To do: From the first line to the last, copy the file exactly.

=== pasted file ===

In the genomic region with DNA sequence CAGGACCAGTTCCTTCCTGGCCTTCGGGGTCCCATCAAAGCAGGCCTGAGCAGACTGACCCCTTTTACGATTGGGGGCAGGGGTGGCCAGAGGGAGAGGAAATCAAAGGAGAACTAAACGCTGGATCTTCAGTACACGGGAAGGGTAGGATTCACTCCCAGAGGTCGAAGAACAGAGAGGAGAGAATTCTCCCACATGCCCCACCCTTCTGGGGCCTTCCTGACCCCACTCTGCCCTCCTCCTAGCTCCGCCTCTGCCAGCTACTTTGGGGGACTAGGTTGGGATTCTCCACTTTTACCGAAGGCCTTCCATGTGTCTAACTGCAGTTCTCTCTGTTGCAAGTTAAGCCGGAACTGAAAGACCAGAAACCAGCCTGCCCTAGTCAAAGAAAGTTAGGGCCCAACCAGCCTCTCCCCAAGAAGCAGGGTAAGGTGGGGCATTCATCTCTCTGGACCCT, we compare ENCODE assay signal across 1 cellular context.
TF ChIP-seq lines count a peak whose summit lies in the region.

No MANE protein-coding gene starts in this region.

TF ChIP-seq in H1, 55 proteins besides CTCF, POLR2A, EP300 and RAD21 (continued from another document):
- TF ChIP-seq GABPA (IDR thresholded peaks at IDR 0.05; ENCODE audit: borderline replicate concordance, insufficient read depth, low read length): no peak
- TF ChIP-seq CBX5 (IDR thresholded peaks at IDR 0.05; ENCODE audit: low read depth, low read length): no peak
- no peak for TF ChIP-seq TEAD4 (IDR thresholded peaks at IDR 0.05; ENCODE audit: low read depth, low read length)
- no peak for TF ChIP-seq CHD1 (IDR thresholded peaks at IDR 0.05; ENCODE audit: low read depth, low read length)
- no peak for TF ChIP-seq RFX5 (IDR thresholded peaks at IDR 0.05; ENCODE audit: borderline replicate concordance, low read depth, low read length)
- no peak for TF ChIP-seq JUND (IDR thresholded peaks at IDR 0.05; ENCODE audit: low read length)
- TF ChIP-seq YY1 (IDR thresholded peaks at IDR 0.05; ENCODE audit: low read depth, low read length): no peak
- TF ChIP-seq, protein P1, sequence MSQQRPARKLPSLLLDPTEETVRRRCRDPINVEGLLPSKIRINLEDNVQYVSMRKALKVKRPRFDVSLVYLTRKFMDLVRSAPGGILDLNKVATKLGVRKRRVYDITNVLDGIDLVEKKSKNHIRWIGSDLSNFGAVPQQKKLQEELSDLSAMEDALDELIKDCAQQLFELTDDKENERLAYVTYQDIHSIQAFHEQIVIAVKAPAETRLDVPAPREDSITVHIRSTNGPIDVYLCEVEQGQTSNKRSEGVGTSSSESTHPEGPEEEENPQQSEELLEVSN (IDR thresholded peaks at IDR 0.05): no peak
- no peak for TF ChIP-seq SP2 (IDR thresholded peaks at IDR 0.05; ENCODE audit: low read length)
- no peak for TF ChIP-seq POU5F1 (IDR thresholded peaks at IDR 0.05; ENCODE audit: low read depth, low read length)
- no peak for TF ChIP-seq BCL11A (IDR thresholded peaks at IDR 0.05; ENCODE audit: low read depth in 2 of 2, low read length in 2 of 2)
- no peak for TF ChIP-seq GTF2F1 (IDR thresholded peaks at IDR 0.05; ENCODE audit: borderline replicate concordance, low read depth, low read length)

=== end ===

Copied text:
In the genomic region with DNA sequence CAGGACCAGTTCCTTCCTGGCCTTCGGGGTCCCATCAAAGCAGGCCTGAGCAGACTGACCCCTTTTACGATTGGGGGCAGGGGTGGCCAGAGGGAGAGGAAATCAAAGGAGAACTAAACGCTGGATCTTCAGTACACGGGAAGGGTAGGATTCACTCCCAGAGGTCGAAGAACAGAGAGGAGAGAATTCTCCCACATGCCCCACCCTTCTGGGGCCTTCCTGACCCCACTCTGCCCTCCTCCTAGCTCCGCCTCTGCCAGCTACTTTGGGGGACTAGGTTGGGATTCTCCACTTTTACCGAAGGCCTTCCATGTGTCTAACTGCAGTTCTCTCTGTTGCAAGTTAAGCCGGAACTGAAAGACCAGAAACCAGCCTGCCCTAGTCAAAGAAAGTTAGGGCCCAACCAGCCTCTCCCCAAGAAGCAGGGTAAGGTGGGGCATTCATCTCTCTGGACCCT, we compare ENCODE assay signal across 1 cellular context.
TF ChIP-seq lines count a peak whose summit lies in the region.

No MANE protein-coding gene starts in this region.

TF ChIP-seq in H1, 55 proteins besides CTCF, POLR2A, EP300 and RAD21 (continued from another document):
- TF ChIP-seq GABPA (IDR thresholded peaks at IDR 0.05; ENCODE audit: borderline replicate concordance, insufficient read depth, low read length): no peak
- TF ChIP-seq CBX5 (IDR thresholded peaks at IDR 0.05; ENCODE audit: low read depth, low read length): no peak
- no peak for TF ChIP-seq TEAD4 (IDR thresholded peaks at IDR 0.05; ENCODE audit: low read depth, low read length)
- no peak for TF ChIP-seq CHD1 (IDR thresholded peaks at IDR 0.05; ENCODE audit: low read depth, low read length)
- no peak for TF ChIP-seq RFX5 (IDR thresholded peaks at IDR 0.05; ENCODE audit: borderline replicate concordance, low read depth, low read length)
- no peak for TF ChIP-seq JUND (IDR thresholded peaks at IDR 0.05; ENCODE audit: low read length)
- TF ChIP-seq YY1 (IDR thresholded peaks at IDR 0.05; ENCODE audit: low read depth, low read length): no peak
- TF ChIP-seq, protein P1, sequence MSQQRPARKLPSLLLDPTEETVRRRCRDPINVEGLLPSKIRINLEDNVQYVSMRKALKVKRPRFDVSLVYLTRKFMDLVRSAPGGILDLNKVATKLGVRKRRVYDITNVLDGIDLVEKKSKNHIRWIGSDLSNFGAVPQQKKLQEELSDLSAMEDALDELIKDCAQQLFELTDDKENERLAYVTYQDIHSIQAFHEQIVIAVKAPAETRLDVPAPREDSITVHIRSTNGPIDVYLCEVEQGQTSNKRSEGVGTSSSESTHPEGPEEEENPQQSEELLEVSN (IDR thresholded peaks at IDR 0.05): no peak
- no peak for TF ChIP-seq SP2 (IDR thresholded peaks at IDR 0.05; ENCODE audit: low read length)
- no peak for TF ChIP-seq POU5F1 (IDR thresholded peaks at IDR 0.05; ENCODE audit: low read depth, low read length)
- no peak for TF ChIP-seq BCL11A (IDR thresholded peaks at IDR 0.05; ENCODE audit: low read depth in 2 of 2, low read length in 2 of 2)
- no peak for TF ChIP-seq GTF2F1 (IDR thresholded peaks at IDR 0.05; ENCODE audit: borderline replicate concordance, low read depth, low read length)